Back in 1985 when Quorn first launched in England, the company defined plant-based innovation by introducing realistic alternative proteins made from mycoprotein made from fungi, a plant-based chicken alternative that caught fire with a new vegan food scene. Back then the word plant-based wasn’t even used; you were either vegan or vegetarian, and Quorn, which makes products with and without egg whites (check the labels) created a life-like chicken that no one could believe didn’t contain poultry.
Now the company is doing it again – adding more realistic vegan chicken alternative products that taste like real to a lineup of already impressive products. Quorn just announced that it is adding five new mycoprotein-based meat alternatives: Southern Fried Wings, Garlic Herb Bites, Creamy Korma Bites, Sweet Chilli Mini Fillets, and Jerk Mini Fillets.
Using mycoprotein allows Quorn to perfectly replicate the taste and texture of traditional chicken, but healthier. The fermented protein provides nutritional benefits without the animal fat – while maximizing the amount of protein in every serving. The company also markets its mycoprotein products as adaptable to different recipes and cuisines, perfect for food service.
“Quorn products are versatile, convenient, and taste great thanks to mycoprotein, so you can choose to eat it everywhere, from at home with your family to restaurants,” the company said. “The new Culinary Development Center is intended to help us expand on these relationships and is designed to replicate QSR stores, encouraging easy collaboration between potential partners.”
The new vegan wings will be featured in Quorn’s Vegan Takeaway range – a selection aimed at replicating restaurant products. The vegan Mini Fillets will feature the mycoprotein chicken marinated in jerk sauce or sweet chili sauce. The company suggests that the mini-fillets be used in salads, sandwiches, and wraps.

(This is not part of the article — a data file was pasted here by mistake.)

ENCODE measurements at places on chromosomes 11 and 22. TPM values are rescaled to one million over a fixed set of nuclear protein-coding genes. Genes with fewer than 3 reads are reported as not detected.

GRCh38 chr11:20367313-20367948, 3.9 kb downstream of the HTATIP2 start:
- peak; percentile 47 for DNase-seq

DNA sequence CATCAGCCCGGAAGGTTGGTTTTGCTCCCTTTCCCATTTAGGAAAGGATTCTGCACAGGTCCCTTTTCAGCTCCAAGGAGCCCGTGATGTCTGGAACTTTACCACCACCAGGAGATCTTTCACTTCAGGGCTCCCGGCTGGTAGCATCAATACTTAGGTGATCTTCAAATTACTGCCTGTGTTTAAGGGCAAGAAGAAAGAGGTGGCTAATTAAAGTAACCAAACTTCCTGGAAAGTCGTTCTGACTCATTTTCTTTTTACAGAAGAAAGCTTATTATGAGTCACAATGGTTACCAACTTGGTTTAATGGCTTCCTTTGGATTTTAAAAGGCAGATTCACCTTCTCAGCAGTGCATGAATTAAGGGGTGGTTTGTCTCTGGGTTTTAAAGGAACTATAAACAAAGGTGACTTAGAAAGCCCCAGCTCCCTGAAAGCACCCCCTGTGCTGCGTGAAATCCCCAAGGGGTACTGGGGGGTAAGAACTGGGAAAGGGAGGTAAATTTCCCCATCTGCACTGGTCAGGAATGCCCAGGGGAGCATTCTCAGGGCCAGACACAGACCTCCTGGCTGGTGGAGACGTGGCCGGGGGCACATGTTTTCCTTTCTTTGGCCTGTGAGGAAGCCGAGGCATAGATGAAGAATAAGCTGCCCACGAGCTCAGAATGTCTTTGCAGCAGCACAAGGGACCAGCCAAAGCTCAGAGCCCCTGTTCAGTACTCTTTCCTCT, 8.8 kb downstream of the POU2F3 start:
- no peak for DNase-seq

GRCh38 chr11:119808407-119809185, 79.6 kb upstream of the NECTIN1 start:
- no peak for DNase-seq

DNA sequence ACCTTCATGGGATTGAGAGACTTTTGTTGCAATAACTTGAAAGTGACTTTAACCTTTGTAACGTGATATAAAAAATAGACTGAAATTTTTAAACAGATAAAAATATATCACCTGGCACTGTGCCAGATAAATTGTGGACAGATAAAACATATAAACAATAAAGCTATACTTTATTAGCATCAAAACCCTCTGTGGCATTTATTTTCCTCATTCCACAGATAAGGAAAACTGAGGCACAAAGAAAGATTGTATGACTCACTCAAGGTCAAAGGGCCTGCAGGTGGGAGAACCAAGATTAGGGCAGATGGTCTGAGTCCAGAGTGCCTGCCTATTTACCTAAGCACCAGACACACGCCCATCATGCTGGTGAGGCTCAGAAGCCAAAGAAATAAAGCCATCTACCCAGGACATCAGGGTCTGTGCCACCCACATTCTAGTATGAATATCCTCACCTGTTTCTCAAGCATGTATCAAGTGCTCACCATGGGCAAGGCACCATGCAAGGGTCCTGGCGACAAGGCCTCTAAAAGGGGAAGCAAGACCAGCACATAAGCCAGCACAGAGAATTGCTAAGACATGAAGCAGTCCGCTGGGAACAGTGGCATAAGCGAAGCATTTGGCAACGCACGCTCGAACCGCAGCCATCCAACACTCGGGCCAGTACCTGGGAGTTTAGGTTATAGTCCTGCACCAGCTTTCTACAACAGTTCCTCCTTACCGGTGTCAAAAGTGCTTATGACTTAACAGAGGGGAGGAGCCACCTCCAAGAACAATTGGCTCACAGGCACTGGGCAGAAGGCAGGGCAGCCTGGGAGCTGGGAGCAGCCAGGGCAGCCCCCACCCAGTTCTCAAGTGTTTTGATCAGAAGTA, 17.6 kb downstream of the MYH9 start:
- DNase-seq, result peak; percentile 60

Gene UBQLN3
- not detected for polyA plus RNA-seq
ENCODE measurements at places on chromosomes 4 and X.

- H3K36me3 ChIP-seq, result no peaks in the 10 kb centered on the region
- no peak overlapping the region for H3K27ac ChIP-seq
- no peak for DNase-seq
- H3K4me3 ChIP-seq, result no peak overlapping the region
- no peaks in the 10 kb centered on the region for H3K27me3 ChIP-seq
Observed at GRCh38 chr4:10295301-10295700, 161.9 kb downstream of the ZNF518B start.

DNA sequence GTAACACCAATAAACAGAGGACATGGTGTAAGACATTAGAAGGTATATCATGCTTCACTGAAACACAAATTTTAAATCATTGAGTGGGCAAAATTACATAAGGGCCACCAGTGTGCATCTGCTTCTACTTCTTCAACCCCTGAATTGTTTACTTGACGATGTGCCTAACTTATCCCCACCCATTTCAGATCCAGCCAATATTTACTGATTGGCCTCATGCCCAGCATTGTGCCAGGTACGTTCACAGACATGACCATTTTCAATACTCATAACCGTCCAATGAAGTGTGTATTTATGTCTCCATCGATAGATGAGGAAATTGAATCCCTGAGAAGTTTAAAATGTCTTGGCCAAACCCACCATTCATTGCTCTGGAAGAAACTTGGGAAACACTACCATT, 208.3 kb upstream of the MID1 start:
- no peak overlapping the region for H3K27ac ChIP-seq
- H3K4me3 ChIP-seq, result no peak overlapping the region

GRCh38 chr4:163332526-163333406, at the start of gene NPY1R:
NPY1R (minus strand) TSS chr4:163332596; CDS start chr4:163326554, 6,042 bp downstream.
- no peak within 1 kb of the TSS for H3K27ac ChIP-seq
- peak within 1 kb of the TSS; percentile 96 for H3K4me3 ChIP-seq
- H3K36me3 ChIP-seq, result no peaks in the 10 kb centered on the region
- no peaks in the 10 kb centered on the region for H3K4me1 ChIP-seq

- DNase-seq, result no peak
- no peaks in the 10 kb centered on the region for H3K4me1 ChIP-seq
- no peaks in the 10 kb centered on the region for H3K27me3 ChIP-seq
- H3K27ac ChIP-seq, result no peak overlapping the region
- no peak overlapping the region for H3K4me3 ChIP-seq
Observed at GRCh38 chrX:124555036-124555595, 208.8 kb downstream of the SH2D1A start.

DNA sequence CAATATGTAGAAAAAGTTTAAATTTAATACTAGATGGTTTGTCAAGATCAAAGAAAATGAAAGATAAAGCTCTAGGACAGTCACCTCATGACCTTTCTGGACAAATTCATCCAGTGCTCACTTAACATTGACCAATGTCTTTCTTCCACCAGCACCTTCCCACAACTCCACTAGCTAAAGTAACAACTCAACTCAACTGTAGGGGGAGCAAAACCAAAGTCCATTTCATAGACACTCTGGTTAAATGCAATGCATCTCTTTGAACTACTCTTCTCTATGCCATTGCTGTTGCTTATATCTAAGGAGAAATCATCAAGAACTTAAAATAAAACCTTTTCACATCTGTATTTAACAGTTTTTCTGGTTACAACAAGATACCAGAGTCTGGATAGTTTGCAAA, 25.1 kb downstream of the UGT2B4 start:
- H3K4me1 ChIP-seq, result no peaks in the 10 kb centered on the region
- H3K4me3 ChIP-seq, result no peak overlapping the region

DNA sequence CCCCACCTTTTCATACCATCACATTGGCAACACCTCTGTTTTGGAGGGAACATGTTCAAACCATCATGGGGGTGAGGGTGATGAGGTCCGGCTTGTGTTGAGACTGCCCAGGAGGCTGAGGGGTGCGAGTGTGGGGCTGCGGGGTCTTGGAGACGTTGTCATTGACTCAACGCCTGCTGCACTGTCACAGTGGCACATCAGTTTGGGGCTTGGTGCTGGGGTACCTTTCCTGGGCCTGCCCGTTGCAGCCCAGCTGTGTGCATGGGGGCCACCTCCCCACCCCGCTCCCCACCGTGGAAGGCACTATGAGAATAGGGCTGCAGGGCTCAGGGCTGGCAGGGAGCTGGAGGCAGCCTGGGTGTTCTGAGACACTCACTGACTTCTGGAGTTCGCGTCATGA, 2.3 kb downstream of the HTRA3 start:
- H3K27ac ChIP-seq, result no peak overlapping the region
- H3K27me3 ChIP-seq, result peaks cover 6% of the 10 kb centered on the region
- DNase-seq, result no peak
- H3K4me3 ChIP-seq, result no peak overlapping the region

The Bites will feature a unique-to-the-market product. The fried mycoprotein balls will contain a creamy garlic and herb sauce or a mild korma curry. The bread-coated balls will feature a chicken-like texture, complemented by the company’s special sauces.
Since its founding, Quorn has expanded to reach 14 countries, looking to continue its expansion in the near future. The company aims to dominate the rising plant-based chicken market as more alternatives enter into the vegan category. Quorn intends to focus its expansion in the United States, where it opened a Culinary Development Center in Dallas, Texas.
“We want to be the king of [meat-free] chicken,” Quorn President Judd Zusel said to Food Navigator. “We have the best nuggets in the market and really mycoprotein is our secret sauce because it mimics chicken perfectly. When you look at the cells of a mycoprotein product next to a chicken product, they’re almost exactly the same, and that really sets us apart from the competition, which is still mostly soy-based.”
The brand believes that its mycoprotein chicken surpasses its market competitors, bringing a protein source that is unmatched to the plant-based chicken competition. The new facility in Dallas will allow the company to enhance its fermented protein production and eventually increase its distribution capabilities. The culinary research facility is specifically designed to prepare Quorn products for foodservice from quick service to fine dining.
Quorn’s central ingredient, mycoprotein, sets the company apart from its competitors, offering consumers one of the healthiest and cleanest protein-source. The fungus-based protein is high in protein, high in fiber, and overall an excellent source of key nutrients. The ingredients are also low in sodium, cholesterol, fat, and sugar. The protein alternative is also extremely sustainable to grow, taking less than 24 hours to fully grow the mycelium product in a fermenter and subsequently harvest it.
Quorn aims to use its commercial uniqueness to enter an already saturated vegan chicken market. The plant-based chicken industry is growing at nearly 18 percent a year compared to the animal-based poultry 4 percent, according to a recent report from SPINS. The vegan chicken brand intends to double its efforts within the US to ensure it capitalizes on the growing consumer interest in alternative chicken, and specifically, more sustainable protein sources.
“There’s going to be a significant amount of money comping to the US organization, which will allow us to increase innovation, expand our marketing budgets, hire more people, and fund our new culinary center in Dallas, so we’re really excited about where we’re headed,” Zusel said. “The US meat alternative space is worth $5 billion and we’re positioned very well to take advantage of that.”